Op-ed | The World Below: The need for free and open data in Earth observation activities
With President Joe Biden in the Oval Office, the United States is set to reestablish its global influence on environmental and climate studies for the coming years. The renewal of the country’s participation in the Paris Agreement is among the clearest examples of the distancing of the Biden administration from former President Donald Trump’s approach to the subject. This newfound focus should result in increasing investments into space-based Earth observation activities, mostly carried out by the National Oceanic and Atmospheric Administration (NOAA), as well as private actors.
Through constant investments and technological development, space-based activities have become more accessible to a wealth of emerging entities, as well as having increasingly become a critical tool for a wide range of endeavors. Among these, space research, specifically Earth observation (EO) carried out by public and private actors alike, has been of fundamental importance for climate change studies for decades. Most notably, space-based research activities spurred the adoption of the Montreal Protocol in 1987 regulating the phasing out of substances responsible for the depletion of the ozone layer.
The evolving quality and quantity of Earth observation data enables an ever-increasingly profound knowledge of the climate crisis, enhancing the efficacy of mitigation strategies as well as the management of risk and natural or human-made disasters. Access to satellite imagery offers a unique and game-changing advantage compared to data collected in situ: the capacity to build data sets with decades worth of observations while providing constant, up-to-date, and reliable information.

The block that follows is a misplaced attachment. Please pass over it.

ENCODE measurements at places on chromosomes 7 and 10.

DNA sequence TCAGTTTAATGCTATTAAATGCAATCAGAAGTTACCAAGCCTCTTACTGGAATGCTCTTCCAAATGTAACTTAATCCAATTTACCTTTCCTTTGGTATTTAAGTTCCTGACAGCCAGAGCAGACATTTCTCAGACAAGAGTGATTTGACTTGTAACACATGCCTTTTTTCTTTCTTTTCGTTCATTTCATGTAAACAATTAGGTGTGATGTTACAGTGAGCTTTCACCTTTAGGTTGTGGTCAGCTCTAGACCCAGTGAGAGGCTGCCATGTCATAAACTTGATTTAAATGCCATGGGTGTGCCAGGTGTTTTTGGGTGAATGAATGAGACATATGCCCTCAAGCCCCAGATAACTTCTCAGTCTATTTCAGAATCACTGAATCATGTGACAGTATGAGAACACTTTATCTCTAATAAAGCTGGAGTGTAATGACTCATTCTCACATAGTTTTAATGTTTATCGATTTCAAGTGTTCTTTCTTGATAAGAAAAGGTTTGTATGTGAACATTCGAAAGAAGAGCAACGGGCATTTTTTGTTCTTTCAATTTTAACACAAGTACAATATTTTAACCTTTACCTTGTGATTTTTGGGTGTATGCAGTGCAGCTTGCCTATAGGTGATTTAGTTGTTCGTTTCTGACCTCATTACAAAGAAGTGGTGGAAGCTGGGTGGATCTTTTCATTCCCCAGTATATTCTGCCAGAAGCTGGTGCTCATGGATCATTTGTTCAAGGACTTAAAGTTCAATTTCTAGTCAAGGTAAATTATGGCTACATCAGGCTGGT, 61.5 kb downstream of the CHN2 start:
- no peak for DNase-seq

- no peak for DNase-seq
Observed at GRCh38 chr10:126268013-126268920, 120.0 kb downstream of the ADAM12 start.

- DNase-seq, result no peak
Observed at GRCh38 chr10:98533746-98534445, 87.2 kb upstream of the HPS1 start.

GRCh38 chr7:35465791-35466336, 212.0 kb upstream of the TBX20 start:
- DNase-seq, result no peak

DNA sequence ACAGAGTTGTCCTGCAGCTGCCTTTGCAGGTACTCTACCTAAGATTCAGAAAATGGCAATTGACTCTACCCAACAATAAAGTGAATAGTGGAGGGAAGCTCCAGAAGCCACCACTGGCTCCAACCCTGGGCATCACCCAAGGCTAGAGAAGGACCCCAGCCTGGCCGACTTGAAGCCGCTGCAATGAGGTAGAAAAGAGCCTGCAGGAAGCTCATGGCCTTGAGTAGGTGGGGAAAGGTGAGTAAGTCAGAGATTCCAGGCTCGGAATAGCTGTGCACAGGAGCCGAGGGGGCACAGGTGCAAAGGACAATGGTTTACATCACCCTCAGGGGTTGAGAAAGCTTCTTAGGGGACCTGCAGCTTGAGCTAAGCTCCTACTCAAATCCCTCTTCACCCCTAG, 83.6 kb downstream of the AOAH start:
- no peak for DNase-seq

The environmental emergency, while having severe global effects, will not affect all states equally. Poorer, less developed countries are expected to face severe challenges directly related to climate change, and will experience the large majority of climate-induced human mobility, be it internally displaced people or climate migrants. Open Data policies promoting free and open access to Earth observation data and information are an important tool to guarantee access to satellite imagery to those states which do not yet possess the capabilities for independent access to space. This is especially true for data related to the causes and effects of climate emergencies, such as the Essential Climate Variables identified by the Global Climate Observing System. Open Data principles not only greatly enhance the mitigation strategies of less-developed countries, but would significantly further their risk and disaster management.
On the one hand, the promotion of Open Data would fit well within the tenets of the United Nations Framework Convention on Climate Change of 1992. This instrument of soft law established the common but differentiated responsibilities of states in the fight against the environmental emergency, as well as the commitment to promote the “full, open and prompt exchange of relevant scientific, technological, technical, socio-economic and legal information related to the climate system and climate change.” On the other hand, Open Data principles help to maximize the value of Earth observation activities, both for the purposes of climate action and in other sectors such as agriculture or maritime management. The ensuring of data reusability, in the form of derivative or integrative works by independent users with access to data sets, greatly expands upon the immense potential of space-based activities.
Several international initiatives have been established in order to encourage Open Data policies, pushing free, open, and unrestricted access to data, data sets, and processed information for the purposes of risk management and bettering mitigation strategies. The most notable examples are the Global Earth observation System of Systems (GEOSS), the International Charter Space and Major Disasters, as well as the EU’s Copernicus. These have all looked to further Open Data principles by promoting dissemination of data created by a multitude of space-based activities, with no restrictions on the location of the end users or whether they are public or private operators.